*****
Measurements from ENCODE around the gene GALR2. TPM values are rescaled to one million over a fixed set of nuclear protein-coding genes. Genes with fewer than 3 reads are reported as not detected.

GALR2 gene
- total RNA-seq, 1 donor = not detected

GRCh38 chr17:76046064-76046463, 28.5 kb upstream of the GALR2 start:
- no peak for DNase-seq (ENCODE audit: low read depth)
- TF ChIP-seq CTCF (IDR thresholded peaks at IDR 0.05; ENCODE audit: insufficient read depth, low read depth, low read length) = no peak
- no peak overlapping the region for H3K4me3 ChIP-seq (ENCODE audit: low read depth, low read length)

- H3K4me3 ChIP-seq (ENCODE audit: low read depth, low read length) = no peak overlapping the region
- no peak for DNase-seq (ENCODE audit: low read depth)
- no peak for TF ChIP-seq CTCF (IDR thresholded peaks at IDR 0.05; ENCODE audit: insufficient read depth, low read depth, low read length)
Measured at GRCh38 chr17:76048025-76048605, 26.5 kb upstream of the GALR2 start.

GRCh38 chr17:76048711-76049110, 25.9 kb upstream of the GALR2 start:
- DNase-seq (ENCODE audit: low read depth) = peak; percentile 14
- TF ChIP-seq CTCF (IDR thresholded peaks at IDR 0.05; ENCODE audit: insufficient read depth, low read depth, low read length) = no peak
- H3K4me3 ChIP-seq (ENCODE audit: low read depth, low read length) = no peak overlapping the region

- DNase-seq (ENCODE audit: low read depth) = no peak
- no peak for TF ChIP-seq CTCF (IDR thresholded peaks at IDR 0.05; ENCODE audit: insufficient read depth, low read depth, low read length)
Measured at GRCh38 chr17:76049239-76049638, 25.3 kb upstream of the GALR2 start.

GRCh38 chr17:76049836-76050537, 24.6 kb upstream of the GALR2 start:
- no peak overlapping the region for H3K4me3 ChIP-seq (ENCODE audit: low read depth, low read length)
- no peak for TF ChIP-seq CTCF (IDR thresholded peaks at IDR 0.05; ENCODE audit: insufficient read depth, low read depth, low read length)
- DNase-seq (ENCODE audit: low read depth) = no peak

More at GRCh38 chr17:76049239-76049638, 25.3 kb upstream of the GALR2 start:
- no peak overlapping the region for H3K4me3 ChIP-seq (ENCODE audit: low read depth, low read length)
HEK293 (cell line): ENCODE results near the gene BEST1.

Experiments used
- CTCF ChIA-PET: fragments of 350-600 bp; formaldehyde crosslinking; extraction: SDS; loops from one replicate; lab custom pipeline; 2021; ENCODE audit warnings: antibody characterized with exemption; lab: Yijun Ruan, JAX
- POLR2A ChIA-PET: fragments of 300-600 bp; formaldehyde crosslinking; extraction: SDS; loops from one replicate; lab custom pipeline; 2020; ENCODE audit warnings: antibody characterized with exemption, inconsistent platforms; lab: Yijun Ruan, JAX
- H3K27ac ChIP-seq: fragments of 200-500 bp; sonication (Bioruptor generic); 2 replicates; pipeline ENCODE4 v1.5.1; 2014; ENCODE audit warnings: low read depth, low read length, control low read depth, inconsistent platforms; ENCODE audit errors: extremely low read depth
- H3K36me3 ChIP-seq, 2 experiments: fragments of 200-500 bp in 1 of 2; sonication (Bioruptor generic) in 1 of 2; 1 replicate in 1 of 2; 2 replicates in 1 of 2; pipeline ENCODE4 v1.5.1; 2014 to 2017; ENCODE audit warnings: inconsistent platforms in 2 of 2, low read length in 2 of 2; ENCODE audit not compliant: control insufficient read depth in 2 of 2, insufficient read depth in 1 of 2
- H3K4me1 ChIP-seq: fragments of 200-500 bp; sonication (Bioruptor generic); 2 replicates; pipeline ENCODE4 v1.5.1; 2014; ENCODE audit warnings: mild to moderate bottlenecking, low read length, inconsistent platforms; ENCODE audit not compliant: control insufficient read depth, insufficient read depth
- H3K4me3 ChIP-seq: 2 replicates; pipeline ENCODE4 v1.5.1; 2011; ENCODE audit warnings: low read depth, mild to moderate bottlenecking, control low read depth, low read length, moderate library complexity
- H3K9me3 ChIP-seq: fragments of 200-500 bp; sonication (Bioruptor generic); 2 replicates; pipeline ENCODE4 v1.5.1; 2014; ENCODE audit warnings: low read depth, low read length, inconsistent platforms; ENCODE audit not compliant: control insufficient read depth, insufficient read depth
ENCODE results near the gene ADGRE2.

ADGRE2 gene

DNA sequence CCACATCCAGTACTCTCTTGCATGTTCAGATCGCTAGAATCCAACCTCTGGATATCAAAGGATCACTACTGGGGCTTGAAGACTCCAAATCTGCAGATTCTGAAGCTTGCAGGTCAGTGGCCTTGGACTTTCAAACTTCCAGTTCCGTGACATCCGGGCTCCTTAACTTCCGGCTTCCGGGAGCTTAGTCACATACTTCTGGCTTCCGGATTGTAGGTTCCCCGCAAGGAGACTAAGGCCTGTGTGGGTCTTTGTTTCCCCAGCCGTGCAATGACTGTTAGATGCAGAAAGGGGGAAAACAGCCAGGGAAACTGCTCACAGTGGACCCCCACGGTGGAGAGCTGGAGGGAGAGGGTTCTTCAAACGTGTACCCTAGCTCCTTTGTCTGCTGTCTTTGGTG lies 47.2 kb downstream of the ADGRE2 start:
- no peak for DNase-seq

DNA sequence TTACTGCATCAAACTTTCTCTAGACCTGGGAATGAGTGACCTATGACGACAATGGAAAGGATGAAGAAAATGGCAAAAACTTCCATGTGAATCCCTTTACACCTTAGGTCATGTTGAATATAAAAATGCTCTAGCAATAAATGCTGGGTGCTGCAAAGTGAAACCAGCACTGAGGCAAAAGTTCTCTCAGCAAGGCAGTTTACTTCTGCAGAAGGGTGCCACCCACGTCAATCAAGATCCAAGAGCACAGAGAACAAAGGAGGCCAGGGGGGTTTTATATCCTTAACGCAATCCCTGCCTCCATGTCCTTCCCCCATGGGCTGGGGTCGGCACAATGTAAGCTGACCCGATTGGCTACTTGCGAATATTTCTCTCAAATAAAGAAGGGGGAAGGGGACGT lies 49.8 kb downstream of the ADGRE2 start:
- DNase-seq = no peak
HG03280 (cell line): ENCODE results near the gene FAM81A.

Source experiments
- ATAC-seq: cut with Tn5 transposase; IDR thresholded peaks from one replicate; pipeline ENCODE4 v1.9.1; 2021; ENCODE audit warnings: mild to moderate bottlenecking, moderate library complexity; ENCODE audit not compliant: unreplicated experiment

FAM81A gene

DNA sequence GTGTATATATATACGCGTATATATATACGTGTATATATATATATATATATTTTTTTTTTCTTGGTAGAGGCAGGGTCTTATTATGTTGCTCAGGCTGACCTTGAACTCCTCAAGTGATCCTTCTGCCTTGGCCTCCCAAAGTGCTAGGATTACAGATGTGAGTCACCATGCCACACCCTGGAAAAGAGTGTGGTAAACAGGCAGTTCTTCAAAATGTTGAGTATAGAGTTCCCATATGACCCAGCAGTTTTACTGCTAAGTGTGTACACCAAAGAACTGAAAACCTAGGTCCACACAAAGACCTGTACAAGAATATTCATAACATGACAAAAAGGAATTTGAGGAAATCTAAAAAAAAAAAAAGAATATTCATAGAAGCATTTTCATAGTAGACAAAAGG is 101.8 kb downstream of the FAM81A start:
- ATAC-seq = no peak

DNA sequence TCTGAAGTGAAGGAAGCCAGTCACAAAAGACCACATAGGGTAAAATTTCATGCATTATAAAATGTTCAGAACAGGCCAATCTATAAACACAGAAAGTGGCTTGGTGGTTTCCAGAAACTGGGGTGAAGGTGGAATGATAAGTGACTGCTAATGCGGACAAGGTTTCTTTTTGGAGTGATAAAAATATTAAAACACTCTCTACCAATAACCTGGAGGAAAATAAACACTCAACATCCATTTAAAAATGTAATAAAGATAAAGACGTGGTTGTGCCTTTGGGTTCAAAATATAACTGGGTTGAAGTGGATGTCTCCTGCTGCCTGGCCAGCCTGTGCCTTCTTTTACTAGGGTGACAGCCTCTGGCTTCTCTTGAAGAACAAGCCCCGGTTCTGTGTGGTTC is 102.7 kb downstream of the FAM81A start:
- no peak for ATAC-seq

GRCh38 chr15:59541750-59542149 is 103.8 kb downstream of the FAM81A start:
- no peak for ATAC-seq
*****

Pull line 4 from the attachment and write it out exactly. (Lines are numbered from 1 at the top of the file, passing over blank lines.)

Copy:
GRCh38 chr17:76046064-76046463, 28.5 kb upstream of the GALR2 start: